By Lamine Chikhi
ALGIERS (Reuters) – One of President Abdelaziz Bouteflika’s few remaining allies in the face of mass protests, business leader Ali Haddad, is facing pressure to quit as head of Algeria’s main business association, a move that would further weaken the embattled head of state.
Bouteflika’s long-time strategic partners, from members of the governing FLN party to trade unionists, have abandoned the president, peeling away layers of his ruling elite.
The 82-year-old president also relied on influential figures like Ali Haddad, who has made billions through public works projects awarded by the government and investments in the media.
He also funded Bouteflika’s election campaigns and heads the FCE, a top business association whose leaders have been long-time supporters of the president.
The forum for entrepreneurs has been hit by a series of resignations from members who have turned their backs on Bouteflika since the protests began on Feb 22.
“Voices inside the FCE exist and they have publicly called for an extraordinary General Assembly to replace Ali Haddad,” said Laid Benamor, former vice president of the organisation, who resigned from it after the demonstrations began.
“He is today associated with cronyism and favours. The union must return to its original purpose, an apolitical economic space, to regain credibility.”
Haddad was not immediately available for comment.
A second businessman, Ourahmoune Nabil, described Haddad as one of the symbols of Bouteflika’s system of rule and added that he must go, echoing public sentiment.
“There won’t be a real change if Bouteflika leaves and Haddad stays,” he said.
The FCE was not immediately available for comment.
Bouteflika, 82, who has rarely been seen in public since suffering a stroke five years ago, bowed to the protesters last week by reversing plans to stand for a fifth term.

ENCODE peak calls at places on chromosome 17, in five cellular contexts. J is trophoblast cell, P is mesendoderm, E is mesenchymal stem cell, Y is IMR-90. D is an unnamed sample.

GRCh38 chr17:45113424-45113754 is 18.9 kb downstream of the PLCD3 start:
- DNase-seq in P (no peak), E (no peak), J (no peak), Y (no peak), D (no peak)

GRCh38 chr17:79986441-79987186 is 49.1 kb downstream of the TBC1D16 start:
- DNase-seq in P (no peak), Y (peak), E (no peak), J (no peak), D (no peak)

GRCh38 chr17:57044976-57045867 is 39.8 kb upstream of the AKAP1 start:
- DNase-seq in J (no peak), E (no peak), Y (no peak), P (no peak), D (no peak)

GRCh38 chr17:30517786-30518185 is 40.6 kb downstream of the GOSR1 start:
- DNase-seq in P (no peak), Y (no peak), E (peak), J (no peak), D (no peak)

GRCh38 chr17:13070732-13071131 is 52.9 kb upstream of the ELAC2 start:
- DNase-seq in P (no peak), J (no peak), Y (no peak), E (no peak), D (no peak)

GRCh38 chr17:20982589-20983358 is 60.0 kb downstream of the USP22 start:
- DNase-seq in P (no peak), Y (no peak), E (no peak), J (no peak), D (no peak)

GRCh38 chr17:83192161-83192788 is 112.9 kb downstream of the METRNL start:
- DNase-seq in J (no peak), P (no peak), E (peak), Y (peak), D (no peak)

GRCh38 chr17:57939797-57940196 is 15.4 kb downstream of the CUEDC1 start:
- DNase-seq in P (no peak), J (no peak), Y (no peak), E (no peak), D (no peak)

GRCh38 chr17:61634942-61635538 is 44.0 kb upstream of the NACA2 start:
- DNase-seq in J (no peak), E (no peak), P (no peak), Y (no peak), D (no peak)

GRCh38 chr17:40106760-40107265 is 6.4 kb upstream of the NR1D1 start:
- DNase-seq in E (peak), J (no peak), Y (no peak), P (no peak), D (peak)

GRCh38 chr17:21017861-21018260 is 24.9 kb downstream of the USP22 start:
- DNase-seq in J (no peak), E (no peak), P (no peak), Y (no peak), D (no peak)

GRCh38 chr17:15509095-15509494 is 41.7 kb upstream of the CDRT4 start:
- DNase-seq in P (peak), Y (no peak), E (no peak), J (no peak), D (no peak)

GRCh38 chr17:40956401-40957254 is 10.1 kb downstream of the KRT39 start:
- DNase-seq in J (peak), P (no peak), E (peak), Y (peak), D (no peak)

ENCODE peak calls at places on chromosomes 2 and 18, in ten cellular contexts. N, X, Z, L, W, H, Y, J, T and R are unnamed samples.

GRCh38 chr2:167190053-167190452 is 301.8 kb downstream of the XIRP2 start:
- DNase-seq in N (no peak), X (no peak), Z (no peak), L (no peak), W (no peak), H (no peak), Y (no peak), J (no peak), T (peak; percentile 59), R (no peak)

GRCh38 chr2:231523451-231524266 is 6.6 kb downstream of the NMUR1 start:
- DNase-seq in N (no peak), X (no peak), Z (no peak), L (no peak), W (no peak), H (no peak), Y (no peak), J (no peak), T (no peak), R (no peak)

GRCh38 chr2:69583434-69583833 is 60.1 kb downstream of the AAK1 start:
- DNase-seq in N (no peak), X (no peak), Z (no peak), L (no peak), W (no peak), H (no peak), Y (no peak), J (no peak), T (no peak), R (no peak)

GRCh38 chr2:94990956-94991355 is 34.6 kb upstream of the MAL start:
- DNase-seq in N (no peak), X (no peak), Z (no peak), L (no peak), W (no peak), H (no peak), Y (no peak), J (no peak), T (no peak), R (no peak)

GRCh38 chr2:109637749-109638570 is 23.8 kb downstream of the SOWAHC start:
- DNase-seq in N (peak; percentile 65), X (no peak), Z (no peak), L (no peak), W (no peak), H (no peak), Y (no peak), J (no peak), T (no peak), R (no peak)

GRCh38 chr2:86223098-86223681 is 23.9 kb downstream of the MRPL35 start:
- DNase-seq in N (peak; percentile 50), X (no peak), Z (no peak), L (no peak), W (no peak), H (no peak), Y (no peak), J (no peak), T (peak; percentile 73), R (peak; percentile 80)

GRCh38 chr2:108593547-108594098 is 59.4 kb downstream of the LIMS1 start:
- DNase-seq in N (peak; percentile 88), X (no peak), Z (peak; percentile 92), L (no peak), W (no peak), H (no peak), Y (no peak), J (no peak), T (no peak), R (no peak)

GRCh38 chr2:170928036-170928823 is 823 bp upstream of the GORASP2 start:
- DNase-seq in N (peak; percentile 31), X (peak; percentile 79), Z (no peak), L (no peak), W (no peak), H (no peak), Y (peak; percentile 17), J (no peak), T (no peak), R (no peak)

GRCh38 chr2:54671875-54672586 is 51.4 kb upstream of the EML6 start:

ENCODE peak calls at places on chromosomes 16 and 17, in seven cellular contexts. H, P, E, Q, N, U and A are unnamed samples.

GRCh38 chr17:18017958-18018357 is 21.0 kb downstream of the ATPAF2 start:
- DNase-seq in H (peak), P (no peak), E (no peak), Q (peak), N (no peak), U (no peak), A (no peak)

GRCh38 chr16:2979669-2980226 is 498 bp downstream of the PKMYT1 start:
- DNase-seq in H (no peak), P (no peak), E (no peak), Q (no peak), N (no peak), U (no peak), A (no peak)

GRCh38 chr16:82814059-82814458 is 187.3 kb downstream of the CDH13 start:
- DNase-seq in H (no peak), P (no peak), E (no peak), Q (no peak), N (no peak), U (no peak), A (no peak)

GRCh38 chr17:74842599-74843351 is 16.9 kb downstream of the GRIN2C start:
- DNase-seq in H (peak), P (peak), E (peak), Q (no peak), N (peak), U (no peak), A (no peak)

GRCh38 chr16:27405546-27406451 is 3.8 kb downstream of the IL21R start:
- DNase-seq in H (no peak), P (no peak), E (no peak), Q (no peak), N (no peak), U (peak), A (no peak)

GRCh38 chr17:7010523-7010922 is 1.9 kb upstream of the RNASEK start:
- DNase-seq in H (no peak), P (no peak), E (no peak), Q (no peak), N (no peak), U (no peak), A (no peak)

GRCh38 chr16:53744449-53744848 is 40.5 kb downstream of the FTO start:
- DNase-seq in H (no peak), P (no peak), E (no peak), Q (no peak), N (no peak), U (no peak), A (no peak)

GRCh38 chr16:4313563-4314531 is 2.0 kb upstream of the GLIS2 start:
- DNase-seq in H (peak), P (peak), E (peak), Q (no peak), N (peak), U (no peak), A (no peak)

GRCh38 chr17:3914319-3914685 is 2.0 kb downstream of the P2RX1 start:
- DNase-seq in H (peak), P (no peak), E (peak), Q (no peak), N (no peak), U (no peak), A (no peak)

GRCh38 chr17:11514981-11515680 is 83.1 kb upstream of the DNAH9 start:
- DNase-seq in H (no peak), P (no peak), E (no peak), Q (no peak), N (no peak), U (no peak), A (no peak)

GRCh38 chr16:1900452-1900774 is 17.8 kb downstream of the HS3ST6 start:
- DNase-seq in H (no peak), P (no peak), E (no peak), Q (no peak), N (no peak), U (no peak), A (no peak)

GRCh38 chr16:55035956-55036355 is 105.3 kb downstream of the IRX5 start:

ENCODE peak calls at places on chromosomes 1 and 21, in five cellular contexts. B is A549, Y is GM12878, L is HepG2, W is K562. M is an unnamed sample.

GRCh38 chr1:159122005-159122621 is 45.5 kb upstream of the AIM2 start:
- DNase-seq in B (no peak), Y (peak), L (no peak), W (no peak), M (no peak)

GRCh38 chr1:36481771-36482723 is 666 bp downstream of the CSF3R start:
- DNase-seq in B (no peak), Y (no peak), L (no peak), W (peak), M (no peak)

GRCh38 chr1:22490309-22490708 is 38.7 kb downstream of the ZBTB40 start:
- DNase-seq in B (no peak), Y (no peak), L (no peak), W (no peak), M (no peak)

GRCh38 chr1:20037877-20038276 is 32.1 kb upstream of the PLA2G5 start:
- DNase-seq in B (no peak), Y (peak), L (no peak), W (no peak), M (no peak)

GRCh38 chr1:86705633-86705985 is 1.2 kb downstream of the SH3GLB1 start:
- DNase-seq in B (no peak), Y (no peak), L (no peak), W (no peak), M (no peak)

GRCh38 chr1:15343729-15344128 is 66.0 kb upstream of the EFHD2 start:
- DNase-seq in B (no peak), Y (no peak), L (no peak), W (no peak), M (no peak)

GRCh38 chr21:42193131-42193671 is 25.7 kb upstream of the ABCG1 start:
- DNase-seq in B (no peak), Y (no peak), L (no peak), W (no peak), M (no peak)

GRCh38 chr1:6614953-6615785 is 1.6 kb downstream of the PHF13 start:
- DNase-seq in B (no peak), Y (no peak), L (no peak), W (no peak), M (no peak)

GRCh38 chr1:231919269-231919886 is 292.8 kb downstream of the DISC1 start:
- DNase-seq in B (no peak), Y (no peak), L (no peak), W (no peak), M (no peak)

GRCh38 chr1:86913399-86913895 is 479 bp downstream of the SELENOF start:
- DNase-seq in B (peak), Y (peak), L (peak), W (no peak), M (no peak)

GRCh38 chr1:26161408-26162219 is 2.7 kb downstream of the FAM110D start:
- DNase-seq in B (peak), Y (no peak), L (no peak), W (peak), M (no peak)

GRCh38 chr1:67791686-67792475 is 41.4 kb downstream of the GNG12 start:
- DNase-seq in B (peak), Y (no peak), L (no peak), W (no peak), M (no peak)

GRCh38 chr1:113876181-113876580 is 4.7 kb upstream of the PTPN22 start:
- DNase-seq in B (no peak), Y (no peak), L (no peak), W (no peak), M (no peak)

But he stopped short of stepping down and said he would stay in office until a new constitution is adopted, effectively extending his present term.
His move failed to placate Algerians, who want veterans of the 1954-1962 independence war against France who dominate the establishment to step aside so a new generation of leaders can create jobs, fight corruption and introduce greater freedoms.
Even if Bouteflika quits, Algerians could face a new crisis. There is no clear successor who has won the backing of the army and is younger than 70.
One option, experts say, is to create a high council of state that will set a date for general elections.
Bouteflika and his inner circle have built a multi-layered network of power over the years that includes the military — which often orchestrates politics from behind the scenes.
On Wednesday, army Chief of Staff Lieutenant General Ahmed Gaed Salah threw his weight behind protesters, saying they have expressed “noble aims”.
The ruling National Liberation Front party, known by its French acronym FLN, has also sided with the demonstrators, leaving Bouteflika more vulnerable than ever.
(Writing by Michael Georgy, Editing by William Maclean)